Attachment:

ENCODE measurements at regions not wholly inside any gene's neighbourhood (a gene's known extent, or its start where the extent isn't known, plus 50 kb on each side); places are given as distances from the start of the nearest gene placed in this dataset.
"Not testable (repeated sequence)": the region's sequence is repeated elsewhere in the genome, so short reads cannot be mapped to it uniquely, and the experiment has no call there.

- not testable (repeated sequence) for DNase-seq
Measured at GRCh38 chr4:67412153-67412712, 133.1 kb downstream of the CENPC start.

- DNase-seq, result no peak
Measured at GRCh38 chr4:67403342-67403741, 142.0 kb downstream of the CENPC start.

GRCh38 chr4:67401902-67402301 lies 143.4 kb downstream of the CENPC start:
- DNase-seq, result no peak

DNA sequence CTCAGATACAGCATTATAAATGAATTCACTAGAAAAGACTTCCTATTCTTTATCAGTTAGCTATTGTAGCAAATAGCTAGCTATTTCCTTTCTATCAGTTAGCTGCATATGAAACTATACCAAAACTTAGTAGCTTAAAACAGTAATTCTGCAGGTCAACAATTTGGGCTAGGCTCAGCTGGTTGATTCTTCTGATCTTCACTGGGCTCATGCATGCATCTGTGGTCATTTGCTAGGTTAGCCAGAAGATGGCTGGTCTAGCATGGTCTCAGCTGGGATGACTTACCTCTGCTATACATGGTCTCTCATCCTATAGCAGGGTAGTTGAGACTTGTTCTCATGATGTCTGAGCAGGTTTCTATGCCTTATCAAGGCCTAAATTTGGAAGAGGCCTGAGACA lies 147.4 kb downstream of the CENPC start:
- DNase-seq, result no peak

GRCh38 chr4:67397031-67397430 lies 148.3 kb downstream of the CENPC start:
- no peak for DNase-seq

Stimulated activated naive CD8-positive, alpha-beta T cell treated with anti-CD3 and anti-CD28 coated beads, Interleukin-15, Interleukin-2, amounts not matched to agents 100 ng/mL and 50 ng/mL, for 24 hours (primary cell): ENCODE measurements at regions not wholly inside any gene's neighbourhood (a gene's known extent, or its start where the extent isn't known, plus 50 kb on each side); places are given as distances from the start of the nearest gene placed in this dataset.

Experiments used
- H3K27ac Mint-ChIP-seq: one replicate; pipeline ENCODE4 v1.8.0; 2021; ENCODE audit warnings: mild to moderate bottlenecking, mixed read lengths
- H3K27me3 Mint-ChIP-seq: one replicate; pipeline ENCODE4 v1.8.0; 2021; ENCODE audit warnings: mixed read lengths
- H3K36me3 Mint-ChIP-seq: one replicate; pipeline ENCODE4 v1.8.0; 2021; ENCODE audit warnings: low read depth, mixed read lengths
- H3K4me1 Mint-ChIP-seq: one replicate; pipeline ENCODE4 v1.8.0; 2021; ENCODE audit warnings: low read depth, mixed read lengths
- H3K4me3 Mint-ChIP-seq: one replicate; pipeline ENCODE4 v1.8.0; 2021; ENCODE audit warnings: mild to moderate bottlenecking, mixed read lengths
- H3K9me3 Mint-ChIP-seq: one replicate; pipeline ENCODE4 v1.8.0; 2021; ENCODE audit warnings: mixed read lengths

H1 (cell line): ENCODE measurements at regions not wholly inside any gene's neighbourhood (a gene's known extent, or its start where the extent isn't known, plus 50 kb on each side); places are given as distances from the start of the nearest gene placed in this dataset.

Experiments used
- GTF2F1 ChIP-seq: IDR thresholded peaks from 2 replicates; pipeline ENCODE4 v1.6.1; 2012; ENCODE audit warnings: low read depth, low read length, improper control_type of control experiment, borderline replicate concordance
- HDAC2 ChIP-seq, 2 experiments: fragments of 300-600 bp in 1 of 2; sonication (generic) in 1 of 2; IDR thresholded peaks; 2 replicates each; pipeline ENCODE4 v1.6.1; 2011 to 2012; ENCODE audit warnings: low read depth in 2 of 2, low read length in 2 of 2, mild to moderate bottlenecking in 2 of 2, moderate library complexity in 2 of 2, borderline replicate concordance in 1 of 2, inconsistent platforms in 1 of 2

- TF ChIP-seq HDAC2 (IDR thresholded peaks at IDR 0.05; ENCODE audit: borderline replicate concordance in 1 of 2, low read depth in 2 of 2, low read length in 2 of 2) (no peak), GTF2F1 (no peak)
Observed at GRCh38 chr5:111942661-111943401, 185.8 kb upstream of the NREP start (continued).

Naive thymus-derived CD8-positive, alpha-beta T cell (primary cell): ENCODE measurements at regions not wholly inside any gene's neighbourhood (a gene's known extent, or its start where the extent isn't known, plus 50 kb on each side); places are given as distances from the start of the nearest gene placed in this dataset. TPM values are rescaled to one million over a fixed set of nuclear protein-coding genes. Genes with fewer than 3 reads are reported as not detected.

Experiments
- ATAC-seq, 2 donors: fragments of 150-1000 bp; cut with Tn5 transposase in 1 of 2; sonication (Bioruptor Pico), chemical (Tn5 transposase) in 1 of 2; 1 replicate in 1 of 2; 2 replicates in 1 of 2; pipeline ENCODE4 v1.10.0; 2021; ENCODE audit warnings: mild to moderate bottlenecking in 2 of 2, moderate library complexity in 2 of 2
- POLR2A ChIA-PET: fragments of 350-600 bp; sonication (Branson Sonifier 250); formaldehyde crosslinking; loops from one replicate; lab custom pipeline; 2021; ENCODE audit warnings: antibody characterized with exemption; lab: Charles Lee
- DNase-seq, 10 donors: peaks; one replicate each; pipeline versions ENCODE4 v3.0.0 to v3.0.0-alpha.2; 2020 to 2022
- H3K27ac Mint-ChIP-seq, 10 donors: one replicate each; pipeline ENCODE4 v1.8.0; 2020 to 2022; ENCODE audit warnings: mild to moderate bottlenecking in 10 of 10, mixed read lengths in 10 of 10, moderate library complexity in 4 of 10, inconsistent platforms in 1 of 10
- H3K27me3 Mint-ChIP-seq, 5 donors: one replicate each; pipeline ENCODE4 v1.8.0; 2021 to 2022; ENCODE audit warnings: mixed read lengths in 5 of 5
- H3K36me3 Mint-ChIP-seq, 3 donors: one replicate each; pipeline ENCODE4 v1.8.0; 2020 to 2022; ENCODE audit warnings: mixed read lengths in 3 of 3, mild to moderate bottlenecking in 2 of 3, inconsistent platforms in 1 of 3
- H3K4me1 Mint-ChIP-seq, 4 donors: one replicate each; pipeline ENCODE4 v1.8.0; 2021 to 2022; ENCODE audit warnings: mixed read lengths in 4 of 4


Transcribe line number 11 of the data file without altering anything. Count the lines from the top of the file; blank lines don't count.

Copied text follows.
GRCh38 chr4:67397031-67397430 lies 148.3 kb downstream of the CENPC start: